Sauces that call for red wine are typically made by reducing the wine and then adding meat glaze or demi-glace. The mixture is then reduced to the right consistency and finished with butter. The problem with this method is that the tannins and acid in the wine are concentrated in a way that makes the sauce harsh. This can be alleviated somewhat by reducing the wine simultaneously with the demi-glace, whose proteins clarify out some of the tannins. But the best method is to make a red wine stock by moistening meat or bones with red wine, cooking the stock in the usual way, and reducing it to a sauce-like consistency. This method is also useful when making braised dishes that call for red wine—chicken with red wine sauce, for example—for which the braising time is relatively short, too short to soften the tannins in the wine. It is also useful when wine is being used to deglaze a pan.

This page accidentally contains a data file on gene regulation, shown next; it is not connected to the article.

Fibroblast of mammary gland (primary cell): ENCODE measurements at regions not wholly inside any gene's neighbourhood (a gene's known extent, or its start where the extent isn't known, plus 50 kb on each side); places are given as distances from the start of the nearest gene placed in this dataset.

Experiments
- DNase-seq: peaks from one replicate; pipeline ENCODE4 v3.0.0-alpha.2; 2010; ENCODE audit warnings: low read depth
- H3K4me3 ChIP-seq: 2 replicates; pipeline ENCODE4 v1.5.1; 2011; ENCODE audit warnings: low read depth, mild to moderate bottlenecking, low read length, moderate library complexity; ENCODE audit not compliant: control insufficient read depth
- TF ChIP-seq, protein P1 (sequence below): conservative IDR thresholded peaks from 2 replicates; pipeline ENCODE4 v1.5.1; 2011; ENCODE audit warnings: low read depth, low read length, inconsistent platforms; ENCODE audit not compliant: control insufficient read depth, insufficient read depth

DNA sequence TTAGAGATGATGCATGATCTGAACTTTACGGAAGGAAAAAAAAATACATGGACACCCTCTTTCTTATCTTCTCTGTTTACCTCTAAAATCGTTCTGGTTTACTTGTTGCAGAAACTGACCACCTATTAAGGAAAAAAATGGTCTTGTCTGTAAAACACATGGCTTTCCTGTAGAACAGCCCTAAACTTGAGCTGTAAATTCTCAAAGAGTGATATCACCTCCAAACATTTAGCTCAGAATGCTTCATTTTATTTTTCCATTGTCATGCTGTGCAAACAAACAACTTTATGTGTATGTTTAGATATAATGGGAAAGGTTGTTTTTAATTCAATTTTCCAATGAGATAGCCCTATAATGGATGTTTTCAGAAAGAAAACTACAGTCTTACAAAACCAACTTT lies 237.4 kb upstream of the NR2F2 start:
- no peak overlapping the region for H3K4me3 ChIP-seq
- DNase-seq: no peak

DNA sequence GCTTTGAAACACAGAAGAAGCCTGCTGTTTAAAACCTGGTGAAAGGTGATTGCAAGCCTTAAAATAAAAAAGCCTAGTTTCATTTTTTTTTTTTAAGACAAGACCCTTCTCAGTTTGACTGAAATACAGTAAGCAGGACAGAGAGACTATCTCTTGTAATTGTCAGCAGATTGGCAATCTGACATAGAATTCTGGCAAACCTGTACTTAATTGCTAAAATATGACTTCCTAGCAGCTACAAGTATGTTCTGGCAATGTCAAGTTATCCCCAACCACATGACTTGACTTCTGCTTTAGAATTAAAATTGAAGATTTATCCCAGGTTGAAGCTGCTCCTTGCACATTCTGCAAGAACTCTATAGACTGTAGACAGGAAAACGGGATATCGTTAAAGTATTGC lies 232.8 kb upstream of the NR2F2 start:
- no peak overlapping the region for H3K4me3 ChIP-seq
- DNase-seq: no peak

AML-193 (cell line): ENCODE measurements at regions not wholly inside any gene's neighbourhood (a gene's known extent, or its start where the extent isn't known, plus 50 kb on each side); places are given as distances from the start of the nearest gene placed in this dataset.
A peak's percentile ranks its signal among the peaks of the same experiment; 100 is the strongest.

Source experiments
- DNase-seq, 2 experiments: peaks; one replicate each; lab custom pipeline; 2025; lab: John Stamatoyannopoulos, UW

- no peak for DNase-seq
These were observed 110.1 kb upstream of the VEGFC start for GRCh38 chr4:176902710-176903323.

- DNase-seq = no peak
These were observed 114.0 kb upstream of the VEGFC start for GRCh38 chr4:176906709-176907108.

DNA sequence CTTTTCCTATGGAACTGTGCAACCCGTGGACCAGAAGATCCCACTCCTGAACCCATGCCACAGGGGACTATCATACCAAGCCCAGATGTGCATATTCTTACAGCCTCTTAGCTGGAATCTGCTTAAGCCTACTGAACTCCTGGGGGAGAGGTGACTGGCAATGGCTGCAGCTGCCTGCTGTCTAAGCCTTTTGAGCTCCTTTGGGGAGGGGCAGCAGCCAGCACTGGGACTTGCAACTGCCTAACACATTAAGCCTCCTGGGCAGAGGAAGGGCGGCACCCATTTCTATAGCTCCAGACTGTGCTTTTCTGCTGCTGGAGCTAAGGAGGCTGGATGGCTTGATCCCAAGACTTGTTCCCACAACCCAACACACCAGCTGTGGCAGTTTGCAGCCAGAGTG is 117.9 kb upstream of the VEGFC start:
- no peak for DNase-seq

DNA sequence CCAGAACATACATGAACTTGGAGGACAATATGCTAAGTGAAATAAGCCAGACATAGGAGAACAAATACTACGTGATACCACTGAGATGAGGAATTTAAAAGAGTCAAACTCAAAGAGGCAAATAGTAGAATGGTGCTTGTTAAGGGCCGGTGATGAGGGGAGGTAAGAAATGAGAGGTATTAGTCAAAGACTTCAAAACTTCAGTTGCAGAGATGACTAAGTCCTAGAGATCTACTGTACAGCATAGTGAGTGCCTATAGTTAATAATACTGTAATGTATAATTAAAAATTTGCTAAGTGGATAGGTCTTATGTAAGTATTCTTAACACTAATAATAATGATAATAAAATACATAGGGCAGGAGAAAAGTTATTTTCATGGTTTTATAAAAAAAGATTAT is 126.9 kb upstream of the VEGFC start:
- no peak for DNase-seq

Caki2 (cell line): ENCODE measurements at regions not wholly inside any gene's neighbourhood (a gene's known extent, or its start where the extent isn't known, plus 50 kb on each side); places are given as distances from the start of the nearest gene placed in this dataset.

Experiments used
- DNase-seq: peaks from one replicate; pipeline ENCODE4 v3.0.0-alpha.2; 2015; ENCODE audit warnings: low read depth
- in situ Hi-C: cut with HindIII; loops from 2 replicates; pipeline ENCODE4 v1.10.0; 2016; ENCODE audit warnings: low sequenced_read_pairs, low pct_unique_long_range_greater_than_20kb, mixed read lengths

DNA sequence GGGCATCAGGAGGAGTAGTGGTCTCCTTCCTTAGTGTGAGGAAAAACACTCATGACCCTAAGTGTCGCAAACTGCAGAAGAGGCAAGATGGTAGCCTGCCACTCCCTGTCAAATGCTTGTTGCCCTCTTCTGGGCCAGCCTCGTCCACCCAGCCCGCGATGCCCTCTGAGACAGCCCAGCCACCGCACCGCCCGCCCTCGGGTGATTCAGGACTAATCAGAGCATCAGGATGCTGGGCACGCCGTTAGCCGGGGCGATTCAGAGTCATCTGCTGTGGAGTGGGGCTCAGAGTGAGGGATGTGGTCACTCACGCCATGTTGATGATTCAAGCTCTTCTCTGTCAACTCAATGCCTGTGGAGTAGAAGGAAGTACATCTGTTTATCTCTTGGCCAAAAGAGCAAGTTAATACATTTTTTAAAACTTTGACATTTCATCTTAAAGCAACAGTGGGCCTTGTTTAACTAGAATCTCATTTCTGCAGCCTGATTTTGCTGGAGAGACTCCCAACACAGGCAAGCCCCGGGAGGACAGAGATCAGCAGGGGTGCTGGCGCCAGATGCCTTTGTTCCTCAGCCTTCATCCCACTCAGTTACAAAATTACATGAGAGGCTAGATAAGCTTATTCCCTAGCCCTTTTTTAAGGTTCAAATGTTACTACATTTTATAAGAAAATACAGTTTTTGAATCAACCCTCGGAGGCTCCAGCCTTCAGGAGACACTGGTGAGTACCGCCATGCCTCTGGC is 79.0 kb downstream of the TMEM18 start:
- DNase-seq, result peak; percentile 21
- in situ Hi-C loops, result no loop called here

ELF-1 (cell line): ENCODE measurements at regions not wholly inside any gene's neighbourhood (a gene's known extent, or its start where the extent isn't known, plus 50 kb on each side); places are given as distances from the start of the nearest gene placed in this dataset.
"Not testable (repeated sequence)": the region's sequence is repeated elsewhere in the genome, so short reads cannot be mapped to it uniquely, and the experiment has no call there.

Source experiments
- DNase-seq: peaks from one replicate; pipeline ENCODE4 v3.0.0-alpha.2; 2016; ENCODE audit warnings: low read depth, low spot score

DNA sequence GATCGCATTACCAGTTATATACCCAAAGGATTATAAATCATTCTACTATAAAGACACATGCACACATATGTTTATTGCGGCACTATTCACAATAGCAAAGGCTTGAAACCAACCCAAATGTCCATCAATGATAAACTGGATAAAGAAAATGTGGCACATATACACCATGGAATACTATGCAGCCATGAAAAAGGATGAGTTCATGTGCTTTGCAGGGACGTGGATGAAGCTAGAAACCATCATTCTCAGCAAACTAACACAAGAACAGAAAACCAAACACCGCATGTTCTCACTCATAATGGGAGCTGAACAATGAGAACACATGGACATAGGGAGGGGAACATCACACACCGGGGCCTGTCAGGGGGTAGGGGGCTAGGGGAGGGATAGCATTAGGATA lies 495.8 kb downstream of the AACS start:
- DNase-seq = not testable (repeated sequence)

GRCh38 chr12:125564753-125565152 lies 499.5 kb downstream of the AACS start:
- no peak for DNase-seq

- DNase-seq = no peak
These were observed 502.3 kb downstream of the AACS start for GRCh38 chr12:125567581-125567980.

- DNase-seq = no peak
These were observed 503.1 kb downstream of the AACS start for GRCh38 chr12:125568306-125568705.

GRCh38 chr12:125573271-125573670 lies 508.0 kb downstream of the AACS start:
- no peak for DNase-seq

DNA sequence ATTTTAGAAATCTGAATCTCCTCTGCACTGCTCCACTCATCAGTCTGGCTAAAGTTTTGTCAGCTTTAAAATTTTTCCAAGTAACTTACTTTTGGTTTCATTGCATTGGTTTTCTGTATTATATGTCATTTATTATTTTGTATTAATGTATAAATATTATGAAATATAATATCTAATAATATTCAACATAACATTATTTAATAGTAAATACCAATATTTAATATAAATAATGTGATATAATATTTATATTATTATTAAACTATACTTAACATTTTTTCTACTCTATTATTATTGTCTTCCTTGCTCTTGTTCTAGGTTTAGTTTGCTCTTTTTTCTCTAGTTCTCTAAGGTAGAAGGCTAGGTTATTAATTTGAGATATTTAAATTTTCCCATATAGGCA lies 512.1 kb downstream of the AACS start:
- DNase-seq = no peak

Prepare brown chicken stock but replace the water with red wine. Simmer in the same way.
Copyright © 2017 by James Peterson. Published by Houghton Mifflin Harcourt Publishing Company. All rights reserved.